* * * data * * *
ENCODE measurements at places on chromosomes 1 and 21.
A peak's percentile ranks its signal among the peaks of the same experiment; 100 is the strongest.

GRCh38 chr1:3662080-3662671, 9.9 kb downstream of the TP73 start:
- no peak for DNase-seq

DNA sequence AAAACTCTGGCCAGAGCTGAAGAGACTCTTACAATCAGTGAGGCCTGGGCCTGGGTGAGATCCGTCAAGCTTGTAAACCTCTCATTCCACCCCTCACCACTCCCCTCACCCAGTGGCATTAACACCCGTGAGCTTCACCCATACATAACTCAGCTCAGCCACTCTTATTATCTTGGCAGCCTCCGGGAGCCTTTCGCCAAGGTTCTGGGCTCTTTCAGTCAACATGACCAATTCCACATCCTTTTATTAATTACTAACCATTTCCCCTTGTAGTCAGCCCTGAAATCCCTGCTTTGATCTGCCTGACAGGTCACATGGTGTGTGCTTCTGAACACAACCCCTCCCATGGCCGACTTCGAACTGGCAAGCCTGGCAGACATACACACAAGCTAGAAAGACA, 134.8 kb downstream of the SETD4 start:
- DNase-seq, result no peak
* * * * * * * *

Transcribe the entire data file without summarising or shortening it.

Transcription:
ENCODE measurements at places on chromosomes 1 and 21.
A peak's percentile ranks its signal among the peaks of the same experiment; 100 is the strongest.

GRCh38 chr1:3662080-3662671, 9.9 kb downstream of the TP73 start:
- no peak for DNase-seq

DNA sequence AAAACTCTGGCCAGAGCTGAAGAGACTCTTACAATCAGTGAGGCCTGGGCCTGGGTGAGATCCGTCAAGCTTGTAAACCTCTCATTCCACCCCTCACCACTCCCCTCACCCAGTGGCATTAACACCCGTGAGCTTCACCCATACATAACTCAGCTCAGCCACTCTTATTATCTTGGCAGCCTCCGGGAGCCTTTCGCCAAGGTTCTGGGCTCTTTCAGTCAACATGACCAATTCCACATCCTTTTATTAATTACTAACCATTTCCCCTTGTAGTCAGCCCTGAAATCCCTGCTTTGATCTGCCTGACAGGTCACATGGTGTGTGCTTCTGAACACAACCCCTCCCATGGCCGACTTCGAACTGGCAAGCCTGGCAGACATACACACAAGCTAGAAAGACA, 134.8 kb downstream of the SETD4 start:
- DNase-seq, result no peak